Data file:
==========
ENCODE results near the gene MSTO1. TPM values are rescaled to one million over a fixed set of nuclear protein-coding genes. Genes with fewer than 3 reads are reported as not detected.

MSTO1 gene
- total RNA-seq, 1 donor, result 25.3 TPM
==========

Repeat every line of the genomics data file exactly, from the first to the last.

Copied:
ENCODE results near the gene MSTO1. TPM values are rescaled to one million over a fixed set of nuclear protein-coding genes. Genes with fewer than 3 reads are reported as not detected.

MSTO1 gene
- total RNA-seq, 1 donor, result 25.3 TPM